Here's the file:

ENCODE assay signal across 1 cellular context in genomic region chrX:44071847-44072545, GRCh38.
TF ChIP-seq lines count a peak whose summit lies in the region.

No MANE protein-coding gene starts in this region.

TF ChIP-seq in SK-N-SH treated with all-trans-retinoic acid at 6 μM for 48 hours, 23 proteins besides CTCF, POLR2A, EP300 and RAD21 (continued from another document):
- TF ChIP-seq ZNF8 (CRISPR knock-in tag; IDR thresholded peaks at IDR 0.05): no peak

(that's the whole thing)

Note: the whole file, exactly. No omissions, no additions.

ENCODE assay signal across 1 cellular context in genomic region chrX:44071847-44072545, GRCh38.
TF ChIP-seq lines count a peak whose summit lies in the region.

No MANE protein-coding gene starts in this region.

TF ChIP-seq in SK-N-SH treated with all-trans-retinoic acid at 6 μM for 48 hours, 23 proteins besides CTCF, POLR2A, EP300 and RAD21 (continued from another document):
- TF ChIP-seq ZNF8 (CRISPR knock-in tag; IDR thresholded peaks at IDR 0.05): no peak